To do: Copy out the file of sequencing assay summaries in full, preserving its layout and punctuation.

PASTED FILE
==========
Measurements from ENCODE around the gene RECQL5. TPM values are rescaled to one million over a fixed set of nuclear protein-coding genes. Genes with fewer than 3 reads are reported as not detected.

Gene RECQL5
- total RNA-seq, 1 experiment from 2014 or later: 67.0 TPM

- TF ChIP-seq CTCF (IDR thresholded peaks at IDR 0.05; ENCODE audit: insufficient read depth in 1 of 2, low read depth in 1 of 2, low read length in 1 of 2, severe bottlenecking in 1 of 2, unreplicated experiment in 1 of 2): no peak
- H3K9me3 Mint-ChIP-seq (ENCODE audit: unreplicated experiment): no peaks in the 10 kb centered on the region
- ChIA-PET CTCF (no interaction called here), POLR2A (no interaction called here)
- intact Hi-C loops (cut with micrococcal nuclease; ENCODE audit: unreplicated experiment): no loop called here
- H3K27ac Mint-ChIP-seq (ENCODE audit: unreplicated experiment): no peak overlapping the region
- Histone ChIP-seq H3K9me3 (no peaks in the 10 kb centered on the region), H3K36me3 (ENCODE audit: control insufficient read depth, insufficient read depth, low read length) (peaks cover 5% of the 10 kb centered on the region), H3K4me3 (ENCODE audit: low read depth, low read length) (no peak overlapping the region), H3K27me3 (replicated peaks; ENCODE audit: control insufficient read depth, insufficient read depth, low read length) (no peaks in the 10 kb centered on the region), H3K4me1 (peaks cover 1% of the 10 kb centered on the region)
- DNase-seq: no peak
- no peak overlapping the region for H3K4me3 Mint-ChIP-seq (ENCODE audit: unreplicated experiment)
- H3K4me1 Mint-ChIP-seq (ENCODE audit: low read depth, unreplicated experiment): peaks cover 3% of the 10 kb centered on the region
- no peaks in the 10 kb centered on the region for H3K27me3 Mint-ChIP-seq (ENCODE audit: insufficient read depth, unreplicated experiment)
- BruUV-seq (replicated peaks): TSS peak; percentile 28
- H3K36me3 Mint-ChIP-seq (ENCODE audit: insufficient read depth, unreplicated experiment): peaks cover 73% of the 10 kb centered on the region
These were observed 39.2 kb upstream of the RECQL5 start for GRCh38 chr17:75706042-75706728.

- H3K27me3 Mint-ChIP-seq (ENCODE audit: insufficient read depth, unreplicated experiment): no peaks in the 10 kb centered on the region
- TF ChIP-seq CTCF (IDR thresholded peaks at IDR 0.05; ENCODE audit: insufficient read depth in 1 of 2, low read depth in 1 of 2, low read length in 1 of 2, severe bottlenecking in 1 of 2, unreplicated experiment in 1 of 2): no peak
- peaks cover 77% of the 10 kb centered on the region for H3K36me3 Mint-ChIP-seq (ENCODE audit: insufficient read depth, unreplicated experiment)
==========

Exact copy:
Measurements from ENCODE around the gene RECQL5. TPM values are rescaled to one million over a fixed set of nuclear protein-coding genes. Genes with fewer than 3 reads are reported as not detected.

Gene RECQL5
- total RNA-seq, 1 experiment from 2014 or later: 67.0 TPM

- TF ChIP-seq CTCF (IDR thresholded peaks at IDR 0.05; ENCODE audit: insufficient read depth in 1 of 2, low read depth in 1 of 2, low read length in 1 of 2, severe bottlenecking in 1 of 2, unreplicated experiment in 1 of 2): no peak
- H3K9me3 Mint-ChIP-seq (ENCODE audit: unreplicated experiment): no peaks in the 10 kb centered on the region
- ChIA-PET CTCF (no interaction called here), POLR2A (no interaction called here)
- intact Hi-C loops (cut with micrococcal nuclease; ENCODE audit: unreplicated experiment): no loop called here
- H3K27ac Mint-ChIP-seq (ENCODE audit: unreplicated experiment): no peak overlapping the region
- Histone ChIP-seq H3K9me3 (no peaks in the 10 kb centered on the region), H3K36me3 (ENCODE audit: control insufficient read depth, insufficient read depth, low read length) (peaks cover 5% of the 10 kb centered on the region), H3K4me3 (ENCODE audit: low read depth, low read length) (no peak overlapping the region), H3K27me3 (replicated peaks; ENCODE audit: control insufficient read depth, insufficient read depth, low read length) (no peaks in the 10 kb centered on the region), H3K4me1 (peaks cover 1% of the 10 kb centered on the region)
- DNase-seq: no peak
- no peak overlapping the region for H3K4me3 Mint-ChIP-seq (ENCODE audit: unreplicated experiment)
- H3K4me1 Mint-ChIP-seq (ENCODE audit: low read depth, unreplicated experiment): peaks cover 3% of the 10 kb centered on the region
- no peaks in the 10 kb centered on the region for H3K27me3 Mint-ChIP-seq (ENCODE audit: insufficient read depth, unreplicated experiment)
- BruUV-seq (replicated peaks): TSS peak; percentile 28
- H3K36me3 Mint-ChIP-seq (ENCODE audit: insufficient read depth, unreplicated experiment): peaks cover 73% of the 10 kb centered on the region
These were observed 39.2 kb upstream of the RECQL5 start for GRCh38 chr17:75706042-75706728.

- H3K27me3 Mint-ChIP-seq (ENCODE audit: insufficient read depth, unreplicated experiment): no peaks in the 10 kb centered on the region
- TF ChIP-seq CTCF (IDR thresholded peaks at IDR 0.05; ENCODE audit: insufficient read depth in 1 of 2, low read depth in 1 of 2, low read length in 1 of 2, severe bottlenecking in 1 of 2, unreplicated experiment in 1 of 2): no peak
- peaks cover 77% of the 10 kb centered on the region for H3K36me3 Mint-ChIP-seq (ENCODE audit: insufficient read depth, unreplicated experiment)